In April, during a similar set of engine tests, the spacecraft experienced an anomaly which led to an explosion and loss of the vehicle.
In the following months, a team made up of SpaceX and NASA personnel determined that a slug of liquid propellant in the high-flow helium pressurisation system unexpectedly caused a titanium ignition event resulting in an explosion.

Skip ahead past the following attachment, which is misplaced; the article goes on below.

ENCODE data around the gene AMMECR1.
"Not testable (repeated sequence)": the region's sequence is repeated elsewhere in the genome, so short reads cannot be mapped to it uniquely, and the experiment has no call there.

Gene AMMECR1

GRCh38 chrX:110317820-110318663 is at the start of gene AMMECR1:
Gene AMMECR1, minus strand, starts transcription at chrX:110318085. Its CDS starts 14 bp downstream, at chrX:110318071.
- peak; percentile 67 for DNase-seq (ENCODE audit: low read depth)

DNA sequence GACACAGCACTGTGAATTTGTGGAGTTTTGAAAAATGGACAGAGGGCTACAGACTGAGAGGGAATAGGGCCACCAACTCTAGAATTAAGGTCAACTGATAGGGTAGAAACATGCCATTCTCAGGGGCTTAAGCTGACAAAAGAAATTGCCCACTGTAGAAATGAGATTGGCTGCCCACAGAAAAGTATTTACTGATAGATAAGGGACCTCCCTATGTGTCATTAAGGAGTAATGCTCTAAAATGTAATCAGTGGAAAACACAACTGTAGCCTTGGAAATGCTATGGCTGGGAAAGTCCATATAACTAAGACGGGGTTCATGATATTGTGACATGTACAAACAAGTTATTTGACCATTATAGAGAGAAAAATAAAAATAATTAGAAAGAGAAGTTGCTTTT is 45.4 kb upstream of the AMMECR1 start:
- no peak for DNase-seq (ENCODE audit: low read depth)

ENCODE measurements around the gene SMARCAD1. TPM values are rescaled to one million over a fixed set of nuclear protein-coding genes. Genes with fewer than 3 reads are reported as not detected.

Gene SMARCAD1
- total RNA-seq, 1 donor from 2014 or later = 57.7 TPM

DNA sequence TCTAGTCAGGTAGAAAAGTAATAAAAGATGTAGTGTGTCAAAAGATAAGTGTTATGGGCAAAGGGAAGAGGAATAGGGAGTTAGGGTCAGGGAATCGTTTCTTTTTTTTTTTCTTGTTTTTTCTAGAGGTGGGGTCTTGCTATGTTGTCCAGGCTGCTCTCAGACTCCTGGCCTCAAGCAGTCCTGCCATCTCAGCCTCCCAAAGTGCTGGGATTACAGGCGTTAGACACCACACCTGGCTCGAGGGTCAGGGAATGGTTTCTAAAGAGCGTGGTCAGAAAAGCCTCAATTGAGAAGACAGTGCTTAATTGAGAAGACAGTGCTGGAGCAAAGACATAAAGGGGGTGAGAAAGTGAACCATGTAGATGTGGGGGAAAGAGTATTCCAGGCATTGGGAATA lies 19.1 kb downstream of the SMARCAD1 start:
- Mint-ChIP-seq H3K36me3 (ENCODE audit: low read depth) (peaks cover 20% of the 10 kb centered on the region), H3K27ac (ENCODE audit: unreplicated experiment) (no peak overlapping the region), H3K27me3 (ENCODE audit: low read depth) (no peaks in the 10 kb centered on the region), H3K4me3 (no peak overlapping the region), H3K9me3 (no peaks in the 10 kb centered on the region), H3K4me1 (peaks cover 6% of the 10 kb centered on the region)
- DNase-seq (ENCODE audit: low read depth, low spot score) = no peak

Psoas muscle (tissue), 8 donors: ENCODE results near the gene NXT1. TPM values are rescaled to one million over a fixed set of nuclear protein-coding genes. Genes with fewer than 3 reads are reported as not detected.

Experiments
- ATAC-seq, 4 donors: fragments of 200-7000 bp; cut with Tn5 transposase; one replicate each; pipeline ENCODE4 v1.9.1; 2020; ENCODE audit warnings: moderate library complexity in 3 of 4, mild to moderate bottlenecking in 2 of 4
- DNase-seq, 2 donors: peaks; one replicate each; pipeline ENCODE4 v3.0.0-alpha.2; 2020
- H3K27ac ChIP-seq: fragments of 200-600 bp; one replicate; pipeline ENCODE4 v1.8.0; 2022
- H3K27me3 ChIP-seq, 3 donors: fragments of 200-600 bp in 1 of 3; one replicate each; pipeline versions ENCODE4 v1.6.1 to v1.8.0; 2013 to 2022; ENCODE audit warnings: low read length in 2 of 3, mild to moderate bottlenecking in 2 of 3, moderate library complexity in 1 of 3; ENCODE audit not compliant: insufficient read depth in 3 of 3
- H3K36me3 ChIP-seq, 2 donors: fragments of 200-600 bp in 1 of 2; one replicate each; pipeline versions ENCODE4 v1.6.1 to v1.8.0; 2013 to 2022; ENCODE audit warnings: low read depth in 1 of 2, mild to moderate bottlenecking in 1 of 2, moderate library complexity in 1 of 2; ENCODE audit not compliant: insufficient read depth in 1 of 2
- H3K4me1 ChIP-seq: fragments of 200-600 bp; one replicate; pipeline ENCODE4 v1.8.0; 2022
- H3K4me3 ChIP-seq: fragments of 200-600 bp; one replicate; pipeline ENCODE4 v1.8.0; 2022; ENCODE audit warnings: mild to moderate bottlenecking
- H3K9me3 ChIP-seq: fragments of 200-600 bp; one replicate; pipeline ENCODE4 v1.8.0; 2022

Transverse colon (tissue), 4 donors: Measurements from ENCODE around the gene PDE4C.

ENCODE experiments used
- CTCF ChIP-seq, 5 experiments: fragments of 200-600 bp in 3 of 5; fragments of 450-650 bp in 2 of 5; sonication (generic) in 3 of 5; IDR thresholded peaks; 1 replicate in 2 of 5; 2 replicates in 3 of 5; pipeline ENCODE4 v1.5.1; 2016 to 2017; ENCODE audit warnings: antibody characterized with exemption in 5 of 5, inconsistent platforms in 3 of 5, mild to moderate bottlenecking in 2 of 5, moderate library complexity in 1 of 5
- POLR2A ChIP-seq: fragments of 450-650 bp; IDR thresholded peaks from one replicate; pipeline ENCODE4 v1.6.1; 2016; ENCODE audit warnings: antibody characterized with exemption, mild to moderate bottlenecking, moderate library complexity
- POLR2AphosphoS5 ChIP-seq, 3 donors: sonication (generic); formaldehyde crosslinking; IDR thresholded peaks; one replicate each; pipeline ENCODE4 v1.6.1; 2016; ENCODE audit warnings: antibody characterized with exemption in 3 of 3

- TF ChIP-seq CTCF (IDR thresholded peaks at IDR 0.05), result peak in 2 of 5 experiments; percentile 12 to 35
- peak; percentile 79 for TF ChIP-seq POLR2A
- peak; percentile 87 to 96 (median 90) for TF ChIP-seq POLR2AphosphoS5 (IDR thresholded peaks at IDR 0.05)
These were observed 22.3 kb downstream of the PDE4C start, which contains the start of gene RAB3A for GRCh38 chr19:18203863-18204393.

Based on that investigation's findings and months of testing, SpaceX redesigned components of the system to eliminate the possibility of slugs entering the high-flow pressurisation system.
"Today's tests will help validate the launch escape system ahead of Crew Dragon's in-flight abort demonstration planned as part of NASA's Commercial Crew Program," NASA said in a blog post on Wednesday.
"SpaceX and NASA will now review the data from today's test, perform detailed hardware inspections, and establish a target launch date for the In-Flight Abort Test," it added.